Preregistration Students' Reactions to Simulation as an Education Approach Within an Operating Department Practitioner Curriculum-A Qualitative Review

Research output: Contribution to journalArticle

Abstract

Background: The Operating Department Practitioner (ODP) is a key member of the perioperative multidisciplinary health care team in the United Kingdom. To effectively prepare students for this challenging role, simulated learning and assessment is increasingly being built into the ODP curriculum. Owing to a paucity of evidence, a pilot study was undertaken to explore ODP students' experiences and emotional responses to simulation teaching and assessment strategies. Methods: A phenomenological qualitative approach using a semistructured focus-group interview, using a purposive sample (n = 5) of ODP students, was conducted and followed up by a questionnaire. Analysis was informed by Braun and Clarke's thematic approach. Results: Key findings identified included: emotional responses, learning styles, authenticity, and assessment preparation. Conclusion: ODP students responded positively to simulated learning strategies with emphasis to increase the frequency and their exposure to normalize simulated assessment. It is essential, however, to ensure simulation has clinical relevance and authenticity.

Original languageEnglish
Pages (from-to)147-151
Number of pages5
JournalClinical Simulation in Nursing
Volume12
Issue number5
DOIs
Publication statusPublished - 1 May 2016

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Curriculum
Curricula
Education
Students
curriculum
simulation
Learning
authenticity
education
Simulation
student
Learning Styles
Normalize
Patient Care Team
Learning Strategies
Focus Groups
learning strategy
Health care
Questionnaire
Healthcare

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title = "Preregistration Students' Reactions to Simulation as an Education Approach Within an Operating Department Practitioner Curriculum-A Qualitative Review",
abstract = "Background: The Operating Department Practitioner (ODP) is a key member of the perioperative multidisciplinary health care team in the United Kingdom. To effectively prepare students for this challenging role, simulated learning and assessment is increasingly being built into the ODP curriculum. Owing to a paucity of evidence, a pilot study was undertaken to explore ODP students' experiences and emotional responses to simulation teaching and assessment strategies. Methods: A phenomenological qualitative approach using a semistructured focus-group interview, using a purposive sample (n = 5) of ODP students, was conducted and followed up by a questionnaire. Analysis was informed by Braun and Clarke's thematic approach. Results: Key findings identified included: emotional responses, learning styles, authenticity, and assessment preparation. Conclusion: ODP students responded positively to simulated learning strategies with emphasis to increase the frequency and their exposure to normalize simulated assessment. It is essential, however, to ensure simulation has clinical relevance and authenticity.",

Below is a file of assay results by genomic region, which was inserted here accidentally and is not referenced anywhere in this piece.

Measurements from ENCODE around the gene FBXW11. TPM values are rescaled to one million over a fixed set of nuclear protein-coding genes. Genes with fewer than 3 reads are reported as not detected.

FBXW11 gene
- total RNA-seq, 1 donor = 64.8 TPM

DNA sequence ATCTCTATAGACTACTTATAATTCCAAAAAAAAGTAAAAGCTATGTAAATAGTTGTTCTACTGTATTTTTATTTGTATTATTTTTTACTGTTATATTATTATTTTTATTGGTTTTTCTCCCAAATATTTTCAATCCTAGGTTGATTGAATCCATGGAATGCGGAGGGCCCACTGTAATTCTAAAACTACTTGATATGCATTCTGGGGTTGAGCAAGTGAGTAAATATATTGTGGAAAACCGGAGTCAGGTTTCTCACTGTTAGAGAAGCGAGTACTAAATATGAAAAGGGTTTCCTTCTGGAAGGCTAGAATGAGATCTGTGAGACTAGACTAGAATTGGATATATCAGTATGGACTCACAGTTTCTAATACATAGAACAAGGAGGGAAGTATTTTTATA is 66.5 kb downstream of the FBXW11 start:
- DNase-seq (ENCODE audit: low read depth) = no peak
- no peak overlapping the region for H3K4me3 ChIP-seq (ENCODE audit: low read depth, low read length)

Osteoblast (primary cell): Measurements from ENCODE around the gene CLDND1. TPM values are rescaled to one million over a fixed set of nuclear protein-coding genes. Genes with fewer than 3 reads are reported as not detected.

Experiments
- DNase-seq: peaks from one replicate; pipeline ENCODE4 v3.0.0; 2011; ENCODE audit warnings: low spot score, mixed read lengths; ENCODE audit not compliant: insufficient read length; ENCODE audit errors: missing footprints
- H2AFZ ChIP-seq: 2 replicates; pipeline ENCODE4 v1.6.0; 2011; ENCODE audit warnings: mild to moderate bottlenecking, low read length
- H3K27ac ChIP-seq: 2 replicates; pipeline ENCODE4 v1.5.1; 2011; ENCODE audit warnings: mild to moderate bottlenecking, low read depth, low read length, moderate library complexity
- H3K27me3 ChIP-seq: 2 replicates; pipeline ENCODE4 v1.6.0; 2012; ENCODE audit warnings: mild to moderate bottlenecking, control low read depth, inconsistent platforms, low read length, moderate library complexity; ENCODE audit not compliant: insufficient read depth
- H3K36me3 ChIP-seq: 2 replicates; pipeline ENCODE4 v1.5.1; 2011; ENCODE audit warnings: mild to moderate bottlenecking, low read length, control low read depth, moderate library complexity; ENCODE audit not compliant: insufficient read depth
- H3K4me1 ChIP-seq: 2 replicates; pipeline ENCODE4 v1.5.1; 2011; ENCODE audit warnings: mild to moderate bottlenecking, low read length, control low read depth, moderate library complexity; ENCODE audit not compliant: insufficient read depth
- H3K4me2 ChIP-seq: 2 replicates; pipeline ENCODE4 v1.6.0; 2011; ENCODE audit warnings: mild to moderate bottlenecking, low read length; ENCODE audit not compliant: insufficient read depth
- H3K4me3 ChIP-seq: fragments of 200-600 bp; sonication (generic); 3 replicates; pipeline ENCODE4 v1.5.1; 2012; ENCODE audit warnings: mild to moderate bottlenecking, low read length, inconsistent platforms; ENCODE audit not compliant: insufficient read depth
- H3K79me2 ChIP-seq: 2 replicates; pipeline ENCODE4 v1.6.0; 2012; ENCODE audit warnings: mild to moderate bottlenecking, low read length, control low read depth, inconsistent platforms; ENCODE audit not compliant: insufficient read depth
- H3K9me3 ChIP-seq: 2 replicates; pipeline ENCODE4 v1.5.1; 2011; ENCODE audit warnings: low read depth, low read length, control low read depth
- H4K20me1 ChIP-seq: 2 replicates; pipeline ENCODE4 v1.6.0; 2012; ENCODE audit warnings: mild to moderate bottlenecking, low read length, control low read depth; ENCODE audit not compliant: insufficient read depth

keywords = "Assessment, Emotion, ODP, Operating room nurse, Operating room practitioner, Simulation",
author = "Lynda Dunn and Moira Tyas and Joanne Garside",
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N2 - Background: The Operating Department Practitioner (ODP) is a key member of the perioperative multidisciplinary health care team in the United Kingdom. To effectively prepare students for this challenging role, simulated learning and assessment is increasingly being built into the ODP curriculum. Owing to a paucity of evidence, a pilot study was undertaken to explore ODP students' experiences and emotional responses to simulation teaching and assessment strategies. Methods: A phenomenological qualitative approach using a semistructured focus-group interview, using a purposive sample (n = 5) of ODP students, was conducted and followed up by a questionnaire. Analysis was informed by Braun and Clarke's thematic approach. Results: Key findings identified included: emotional responses, learning styles, authenticity, and assessment preparation. Conclusion: ODP students responded positively to simulated learning strategies with emphasis to increase the frequency and their exposure to normalize simulated assessment. It is essential, however, to ensure simulation has clinical relevance and authenticity.

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